Blockchain and solar energy: is it a yes or a no?

Thoughts from the Digital Solar and Storage conferences, Brussels, 2019

Solar energy is the new hype right now, especially with the new developments throughout the legislative frameworks in Europe. To those who are curious about this topic, let me tell you that the demand for solar energy in Europe is expected to grow up to 80 per cent by 2020 in Europe. I did not know any of this. In fact, I was quite blissful when hearing people discussing solar, wind energy, or any sustainable form of energy. However, things have changed and times have changed. Facing the new era of global warming and climate crisis, blissfulness is not an option and we are required to learn more about the sustainable solutions. Participating at the Digital Solar and Storage conferences gave me a great input on how to combine the well-known blockchain system with the solar energy. 

Blockchain can work as a support for solar energy?

Yes, and quite well. Various companies across the globe are currently using the open-source blockchain which was developed by Energy Web Foundation in order to deploy state-of-the-art solutions for renewable energy and electric vehicle markets.

Meerim Ruslanova, Regulatory Analyst from the Energy Web Foundation, Ole Langniß, CEO & Co-Owner at Oli Systems, Loic Tilman, Head of Group Innovation at Elia Group, and Thierry Mathieu Co-Founder at TEO addressed some of the most challenging aspects on using blockchain in solar energy: how to choose the right tools to manage a solar powered Europe through digitalization and artificial intelligence and how to create a trusting system which allows the solar companies to control it and offer qualitative services to the clients of solar energy.

Another valuable point was added by Cristobal Irazoqui, Policy Officer Energy at the European Commission who had an input presentation on the work of the European Commission on blockchain and energy: there will be a new clean energy package regulation in Europe by 2020 and the objective is to encourage and ambition the member states to use sustainable forms of energy, in particular solar and wind energy.

What are the main challenges in using blockchain in solar energy?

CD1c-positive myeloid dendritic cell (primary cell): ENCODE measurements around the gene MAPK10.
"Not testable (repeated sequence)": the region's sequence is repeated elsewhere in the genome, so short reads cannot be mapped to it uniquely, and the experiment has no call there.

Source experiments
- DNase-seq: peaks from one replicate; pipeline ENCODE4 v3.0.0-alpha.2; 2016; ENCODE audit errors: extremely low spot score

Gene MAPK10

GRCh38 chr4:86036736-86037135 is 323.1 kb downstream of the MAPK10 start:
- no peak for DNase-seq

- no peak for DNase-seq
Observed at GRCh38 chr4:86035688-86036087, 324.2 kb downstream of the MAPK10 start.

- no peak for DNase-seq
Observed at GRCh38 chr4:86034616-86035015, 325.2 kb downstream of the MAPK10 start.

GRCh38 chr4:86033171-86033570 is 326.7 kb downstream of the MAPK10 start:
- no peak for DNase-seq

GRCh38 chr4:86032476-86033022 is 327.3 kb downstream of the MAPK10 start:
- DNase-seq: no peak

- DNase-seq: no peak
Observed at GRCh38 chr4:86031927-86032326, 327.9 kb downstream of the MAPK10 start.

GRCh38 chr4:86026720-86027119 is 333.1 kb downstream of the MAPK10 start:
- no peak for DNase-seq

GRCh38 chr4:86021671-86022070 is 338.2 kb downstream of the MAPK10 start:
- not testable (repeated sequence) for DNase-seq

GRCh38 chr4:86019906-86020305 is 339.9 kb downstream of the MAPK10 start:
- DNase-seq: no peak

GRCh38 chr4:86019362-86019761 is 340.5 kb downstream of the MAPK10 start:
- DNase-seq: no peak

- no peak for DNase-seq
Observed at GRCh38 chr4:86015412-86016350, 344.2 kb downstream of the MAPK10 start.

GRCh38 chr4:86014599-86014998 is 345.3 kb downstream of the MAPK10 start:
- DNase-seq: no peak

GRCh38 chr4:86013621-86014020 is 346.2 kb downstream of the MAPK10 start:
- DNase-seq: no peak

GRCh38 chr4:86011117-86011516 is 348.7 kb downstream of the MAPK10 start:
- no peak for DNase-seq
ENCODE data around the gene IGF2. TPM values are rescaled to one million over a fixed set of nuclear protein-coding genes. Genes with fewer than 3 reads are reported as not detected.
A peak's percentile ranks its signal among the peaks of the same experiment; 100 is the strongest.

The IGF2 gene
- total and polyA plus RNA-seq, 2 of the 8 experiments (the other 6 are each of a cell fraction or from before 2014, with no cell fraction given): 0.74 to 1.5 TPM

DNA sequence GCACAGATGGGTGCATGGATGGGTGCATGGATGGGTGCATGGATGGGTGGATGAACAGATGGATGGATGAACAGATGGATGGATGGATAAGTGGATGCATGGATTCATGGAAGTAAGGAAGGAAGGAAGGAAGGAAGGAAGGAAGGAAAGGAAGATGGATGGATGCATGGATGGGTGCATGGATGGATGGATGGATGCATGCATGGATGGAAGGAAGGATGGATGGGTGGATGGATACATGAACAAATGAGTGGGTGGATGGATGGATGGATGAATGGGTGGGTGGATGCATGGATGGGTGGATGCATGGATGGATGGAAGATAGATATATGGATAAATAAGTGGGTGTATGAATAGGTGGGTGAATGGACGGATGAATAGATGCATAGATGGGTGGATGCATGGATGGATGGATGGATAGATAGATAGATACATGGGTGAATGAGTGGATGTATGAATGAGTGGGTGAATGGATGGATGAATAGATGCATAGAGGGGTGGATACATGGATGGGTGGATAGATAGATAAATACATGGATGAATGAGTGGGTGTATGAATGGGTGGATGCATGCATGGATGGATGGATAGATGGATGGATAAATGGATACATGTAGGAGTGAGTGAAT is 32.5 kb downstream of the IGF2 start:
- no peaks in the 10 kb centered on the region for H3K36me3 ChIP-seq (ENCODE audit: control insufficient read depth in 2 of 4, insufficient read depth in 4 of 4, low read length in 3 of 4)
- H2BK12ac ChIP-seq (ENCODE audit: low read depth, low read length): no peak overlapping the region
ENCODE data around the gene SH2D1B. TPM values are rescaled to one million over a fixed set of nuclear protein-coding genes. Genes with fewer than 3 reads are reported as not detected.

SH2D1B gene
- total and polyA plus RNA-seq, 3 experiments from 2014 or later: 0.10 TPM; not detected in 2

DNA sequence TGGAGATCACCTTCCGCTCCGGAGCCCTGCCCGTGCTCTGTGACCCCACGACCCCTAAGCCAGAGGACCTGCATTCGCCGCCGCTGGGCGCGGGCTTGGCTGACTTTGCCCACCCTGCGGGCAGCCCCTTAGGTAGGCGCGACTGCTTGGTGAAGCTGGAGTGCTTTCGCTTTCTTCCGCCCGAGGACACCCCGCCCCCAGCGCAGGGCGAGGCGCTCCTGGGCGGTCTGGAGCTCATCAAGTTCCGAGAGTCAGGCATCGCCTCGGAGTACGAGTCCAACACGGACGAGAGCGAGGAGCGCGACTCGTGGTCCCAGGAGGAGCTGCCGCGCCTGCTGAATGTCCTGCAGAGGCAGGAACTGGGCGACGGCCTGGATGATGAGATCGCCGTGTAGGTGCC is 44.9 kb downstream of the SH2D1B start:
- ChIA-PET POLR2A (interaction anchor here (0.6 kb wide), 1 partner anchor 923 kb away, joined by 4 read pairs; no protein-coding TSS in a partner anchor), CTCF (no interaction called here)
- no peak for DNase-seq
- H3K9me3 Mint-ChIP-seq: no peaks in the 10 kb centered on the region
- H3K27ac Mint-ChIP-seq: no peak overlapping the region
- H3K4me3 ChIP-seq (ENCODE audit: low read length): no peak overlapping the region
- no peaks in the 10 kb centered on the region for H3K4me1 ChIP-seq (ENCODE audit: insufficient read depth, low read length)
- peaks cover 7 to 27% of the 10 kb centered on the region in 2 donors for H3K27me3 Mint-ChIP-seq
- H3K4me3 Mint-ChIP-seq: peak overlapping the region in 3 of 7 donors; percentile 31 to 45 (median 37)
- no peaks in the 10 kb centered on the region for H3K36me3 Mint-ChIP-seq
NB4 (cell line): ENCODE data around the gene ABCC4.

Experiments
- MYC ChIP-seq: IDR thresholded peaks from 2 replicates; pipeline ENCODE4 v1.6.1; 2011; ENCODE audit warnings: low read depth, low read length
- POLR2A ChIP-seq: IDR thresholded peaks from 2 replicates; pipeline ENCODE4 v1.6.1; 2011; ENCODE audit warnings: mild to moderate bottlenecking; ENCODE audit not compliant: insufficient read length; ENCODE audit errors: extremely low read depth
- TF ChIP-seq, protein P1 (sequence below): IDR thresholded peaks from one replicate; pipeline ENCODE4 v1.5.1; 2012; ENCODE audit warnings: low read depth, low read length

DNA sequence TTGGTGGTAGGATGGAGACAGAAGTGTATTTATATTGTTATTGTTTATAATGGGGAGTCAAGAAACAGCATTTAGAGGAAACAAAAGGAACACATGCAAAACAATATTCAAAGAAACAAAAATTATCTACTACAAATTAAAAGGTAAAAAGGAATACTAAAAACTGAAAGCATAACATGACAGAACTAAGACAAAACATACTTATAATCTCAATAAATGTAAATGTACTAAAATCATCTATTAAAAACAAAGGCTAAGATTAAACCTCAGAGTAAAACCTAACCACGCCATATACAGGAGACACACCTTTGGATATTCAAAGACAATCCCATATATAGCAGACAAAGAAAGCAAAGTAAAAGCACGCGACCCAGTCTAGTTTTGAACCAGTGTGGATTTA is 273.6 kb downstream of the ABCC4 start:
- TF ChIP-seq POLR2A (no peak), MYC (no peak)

Users trust blockchain, but when asked, the founders of the above mentioned companies agreed that immutability is one of the biggest challenges when using blockchain. Immutability, which practically means non-changeable, is also an advantage, because it offers stability to the clients, but also a challenge when it comes to smart contracts. The issue? Well, Loic Tilman argued that once the smart contract is ready and accepted by all parties, it cannot be changed. This can bring serious issues for unforeseen events or contracts with a longer period of time. This is why the drafters of the smart contract must be really careful when designing it and creating a win-win framework for all parties.

Another challenge is the data acquisition, according to Thierry Mathieu, since there must be a clean, trustful information to be put in the blockchain. The credibility of the blockchain relies on this and the profit of a business which uses blockchain as well.

Lastly, according to Ole Langniß, the existing hardware must be ready to fit in the blockchain. The society must be ready for blockchain, people must be trained really well for it and the businesses and start-ups must be eager to explore it and its benefits. The society might not be ready yet to innovate at the speed and the scale that we want and we expect and this is why the regulators must create the proper environment for it.

A great perspective for the future

This time, blockchain goes beyond the cryptocurrency and trade, and it gets integrated in solar energy. The future is now and the corporations are ready to use blockchain as a trustful system in areas such as energy, fuel, education, identification cards and passports, smart contracts, real estate, you name it. And we might have to face many challenges ahead, yes, but one great approach for addressing these challenges it creating sandboxes for innovation: shape the sand, add water, use it dry, use accessories, but innovate, have a result, have a figure to look at. It goes the same with the blockchain – now we just miss the sandbox.

Maria-Alexandra Constantinescu

International law student at KU Leuven and currently preparing my master’s thesis on the access to education of the refugees., Maria-Alexandra graduated from the law school in Bucharest, Romania, and subsequently from an international master on European and Global Law in Lisbon, Portugal. She is also a researcher at KU Leuven, creating together with my team the digital access to relevant information on European law, courts, conflicts and law enforcement. For her Master’s thesis I am combining the fundamental human right to education with the possible access offered by this new-digital era that we are living in. She was a YEL delegate to the 2019 Digital Solar & Storage event organized by SolarPower Europe. 

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